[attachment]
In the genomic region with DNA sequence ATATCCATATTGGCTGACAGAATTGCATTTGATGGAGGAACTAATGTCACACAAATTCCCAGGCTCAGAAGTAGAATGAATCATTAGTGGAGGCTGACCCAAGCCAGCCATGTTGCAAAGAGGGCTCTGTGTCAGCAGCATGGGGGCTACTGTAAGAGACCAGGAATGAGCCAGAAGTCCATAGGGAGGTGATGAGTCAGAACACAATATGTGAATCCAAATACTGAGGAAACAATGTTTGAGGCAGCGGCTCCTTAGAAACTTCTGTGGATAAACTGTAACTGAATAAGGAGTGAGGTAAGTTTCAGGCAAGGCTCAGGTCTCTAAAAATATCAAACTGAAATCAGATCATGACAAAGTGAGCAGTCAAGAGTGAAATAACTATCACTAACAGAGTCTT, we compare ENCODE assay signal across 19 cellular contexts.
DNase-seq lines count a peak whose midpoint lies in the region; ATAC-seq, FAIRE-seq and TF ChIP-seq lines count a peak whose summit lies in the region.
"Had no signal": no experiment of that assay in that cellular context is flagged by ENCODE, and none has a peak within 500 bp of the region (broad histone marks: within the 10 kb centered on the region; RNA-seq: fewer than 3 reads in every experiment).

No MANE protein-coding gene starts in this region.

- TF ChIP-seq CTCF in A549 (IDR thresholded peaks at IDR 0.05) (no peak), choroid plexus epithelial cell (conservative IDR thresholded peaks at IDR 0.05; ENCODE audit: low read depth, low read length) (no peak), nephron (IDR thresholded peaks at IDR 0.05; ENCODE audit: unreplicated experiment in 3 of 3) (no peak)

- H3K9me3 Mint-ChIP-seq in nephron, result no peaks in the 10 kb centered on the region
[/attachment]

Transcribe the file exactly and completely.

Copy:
In the genomic region with DNA sequence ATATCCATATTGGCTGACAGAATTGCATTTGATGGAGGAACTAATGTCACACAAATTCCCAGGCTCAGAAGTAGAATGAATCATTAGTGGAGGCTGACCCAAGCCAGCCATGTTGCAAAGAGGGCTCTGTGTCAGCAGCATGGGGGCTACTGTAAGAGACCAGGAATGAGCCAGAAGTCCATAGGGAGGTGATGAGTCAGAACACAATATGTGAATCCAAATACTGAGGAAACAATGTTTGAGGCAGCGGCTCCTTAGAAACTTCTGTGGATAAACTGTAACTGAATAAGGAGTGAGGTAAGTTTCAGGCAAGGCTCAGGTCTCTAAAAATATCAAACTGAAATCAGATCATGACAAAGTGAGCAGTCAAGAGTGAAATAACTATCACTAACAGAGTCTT, we compare ENCODE assay signal across 19 cellular contexts.
DNase-seq lines count a peak whose midpoint lies in the region; ATAC-seq, FAIRE-seq and TF ChIP-seq lines count a peak whose summit lies in the region.
"Had no signal": no experiment of that assay in that cellular context is flagged by ENCODE, and none has a peak within 500 bp of the region (broad histone marks: within the 10 kb centered on the region; RNA-seq: fewer than 3 reads in every experiment).

No MANE protein-coding gene starts in this region.

- TF ChIP-seq CTCF in A549 (IDR thresholded peaks at IDR 0.05) (no peak), choroid plexus epithelial cell (conservative IDR thresholded peaks at IDR 0.05; ENCODE audit: low read depth, low read length) (no peak), nephron (IDR thresholded peaks at IDR 0.05; ENCODE audit: unreplicated experiment in 3 of 3) (no peak)

- H3K9me3 Mint-ChIP-seq in nephron, result no peaks in the 10 kb centered on the region